My wife and I knew that our twelve-year-old cable box was dying but we also understood that our system was intricately connected with lots of other technology. Twelve years ago we paid an audio-video person a lot of money to put in a system that was probably out-dated a year or two after it was installed. Since it was 2006, it included some bridge technology like a VCR-DVD player. It also had a five-disc CD-ROM player. The least useful part of the system was a speaker system that allowed you to play music from the main system or your iPod in two or three other places of the home. How outdated was that, the idea that someone wouldn't be carrying their own music with them? Finally, there was a Harmony remote which controlled the whole thing. It took two of us, both very technical guys, to get that technology working.
The Harmony remote died in 2014. In the four years since then, the Sony DVR player and the Sony CD players both have also died but remained on the shelf. In that same time period, I installed a Roku streaming player but because our video cabinet was stuffed full of gadgets I had to run some cables down to the mantel. Cables, switch boxes, and other electronic gadgets are not considered as acceptable mantel decorations by my wife.
In the last year, our twelve-year-old cable box started needing almost daily reboots. However, the killer was when our triple play (cable, phone, and Internet) bill crept up to $201. Two weeks ago, I called Spectrum and spent an hour on the phone with a nice agent who recommended the Spectrum Stream plan. I would get 25 channels including the ones important to us, plus phone, and 400 Mbps Internet for $171 a month. The upgraded Internet was costing me $95 per month. I could have cut the cord, gotten YouTube TV and Vonage but my savings would have only been $11 a month and I would have needed streaming devices on two other TVs.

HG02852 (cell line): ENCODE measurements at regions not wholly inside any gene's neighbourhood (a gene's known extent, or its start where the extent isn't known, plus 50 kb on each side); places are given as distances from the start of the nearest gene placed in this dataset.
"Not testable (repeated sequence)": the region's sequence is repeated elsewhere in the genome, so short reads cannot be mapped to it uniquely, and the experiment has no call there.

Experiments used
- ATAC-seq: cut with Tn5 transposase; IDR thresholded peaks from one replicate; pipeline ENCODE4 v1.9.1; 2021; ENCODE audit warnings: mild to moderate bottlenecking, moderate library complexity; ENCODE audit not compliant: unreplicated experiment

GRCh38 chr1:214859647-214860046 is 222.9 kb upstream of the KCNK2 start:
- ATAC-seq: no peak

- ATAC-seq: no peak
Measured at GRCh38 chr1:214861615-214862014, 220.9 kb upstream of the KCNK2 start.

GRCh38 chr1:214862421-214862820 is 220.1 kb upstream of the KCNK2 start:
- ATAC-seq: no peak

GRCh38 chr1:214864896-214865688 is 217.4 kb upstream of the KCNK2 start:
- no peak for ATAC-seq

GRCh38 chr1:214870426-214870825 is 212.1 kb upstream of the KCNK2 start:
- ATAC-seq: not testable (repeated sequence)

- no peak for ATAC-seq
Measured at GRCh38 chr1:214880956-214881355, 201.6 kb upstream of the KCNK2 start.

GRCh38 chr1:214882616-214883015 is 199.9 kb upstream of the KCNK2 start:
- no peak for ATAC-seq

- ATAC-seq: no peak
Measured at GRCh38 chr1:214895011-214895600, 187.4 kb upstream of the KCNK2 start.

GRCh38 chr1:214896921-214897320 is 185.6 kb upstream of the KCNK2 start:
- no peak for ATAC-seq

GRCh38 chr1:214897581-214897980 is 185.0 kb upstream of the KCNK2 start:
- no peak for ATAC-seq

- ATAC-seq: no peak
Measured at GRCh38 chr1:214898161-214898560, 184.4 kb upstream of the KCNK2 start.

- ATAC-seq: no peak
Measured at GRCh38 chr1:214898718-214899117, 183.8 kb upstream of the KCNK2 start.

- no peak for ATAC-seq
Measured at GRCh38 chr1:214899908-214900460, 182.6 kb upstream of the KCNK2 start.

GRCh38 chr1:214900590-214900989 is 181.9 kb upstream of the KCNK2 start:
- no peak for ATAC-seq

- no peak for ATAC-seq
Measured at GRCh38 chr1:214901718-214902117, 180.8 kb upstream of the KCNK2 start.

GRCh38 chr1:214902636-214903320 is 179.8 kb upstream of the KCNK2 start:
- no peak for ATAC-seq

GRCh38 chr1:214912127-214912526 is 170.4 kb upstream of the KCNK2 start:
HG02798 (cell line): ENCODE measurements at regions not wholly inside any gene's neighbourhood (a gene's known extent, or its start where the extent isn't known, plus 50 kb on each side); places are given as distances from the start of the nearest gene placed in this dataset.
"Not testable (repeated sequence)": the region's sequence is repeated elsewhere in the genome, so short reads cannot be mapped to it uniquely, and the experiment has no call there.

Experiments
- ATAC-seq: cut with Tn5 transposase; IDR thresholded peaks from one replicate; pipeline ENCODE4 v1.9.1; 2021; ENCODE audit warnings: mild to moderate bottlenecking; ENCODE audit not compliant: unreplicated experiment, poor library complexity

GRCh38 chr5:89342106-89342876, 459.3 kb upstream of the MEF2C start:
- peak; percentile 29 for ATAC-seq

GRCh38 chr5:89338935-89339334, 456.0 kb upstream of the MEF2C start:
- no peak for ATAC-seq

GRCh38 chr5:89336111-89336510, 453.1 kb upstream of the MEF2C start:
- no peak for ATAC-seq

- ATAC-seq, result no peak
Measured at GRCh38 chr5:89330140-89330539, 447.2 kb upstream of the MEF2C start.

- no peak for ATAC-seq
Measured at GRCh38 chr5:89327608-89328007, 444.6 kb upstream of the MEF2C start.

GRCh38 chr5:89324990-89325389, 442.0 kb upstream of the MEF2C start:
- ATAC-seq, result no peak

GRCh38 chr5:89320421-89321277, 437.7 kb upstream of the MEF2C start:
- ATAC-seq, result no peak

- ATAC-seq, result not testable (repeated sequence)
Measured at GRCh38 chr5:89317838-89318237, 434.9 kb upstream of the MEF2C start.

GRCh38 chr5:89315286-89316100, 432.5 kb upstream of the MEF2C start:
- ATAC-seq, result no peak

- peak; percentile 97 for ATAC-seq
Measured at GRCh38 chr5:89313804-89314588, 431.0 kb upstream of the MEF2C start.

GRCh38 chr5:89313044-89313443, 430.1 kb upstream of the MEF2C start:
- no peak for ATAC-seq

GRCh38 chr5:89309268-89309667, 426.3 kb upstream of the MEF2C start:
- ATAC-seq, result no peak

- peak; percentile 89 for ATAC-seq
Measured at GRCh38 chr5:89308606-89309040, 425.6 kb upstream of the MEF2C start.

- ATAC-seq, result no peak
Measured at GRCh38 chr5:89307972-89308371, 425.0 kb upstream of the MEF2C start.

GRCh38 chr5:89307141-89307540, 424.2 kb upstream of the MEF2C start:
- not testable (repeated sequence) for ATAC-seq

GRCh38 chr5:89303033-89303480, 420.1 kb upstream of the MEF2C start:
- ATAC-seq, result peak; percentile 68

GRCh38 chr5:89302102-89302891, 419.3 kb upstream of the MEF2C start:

The Spectrum rep said that they would ship me out a new cable box and I should have my new system and new billing in place in five days. I asked if I needed a new modem and she said no. A couple of days later on a Saturday, I got a box. I didn't open it immediately but my thought was that it looked mighty small for a cable box. When I did open the box, I found a modem. I called Spectrum and talked to a representative who was skeptical that I had received a modem. She wanted me to describe what I got to her. I should have sent her my article, I Still Don't Want To Be Hit With Your Modem but I explained that the box was labeled modem on the inside when you opened it and that it was very likely I knew the difference between a modem and a cable box. I did refrain from saying that I have been on the Internet since before she was born. Eventually, she said that I should send the box with modem back by putting on the return sticker and dropping it at a FedEx drop-off site. She promised to ship me the new cable box. This is a rural area so it took a day to figure that out but I got the modem dropped off and watched for my new cable box to show up the next Tuesday.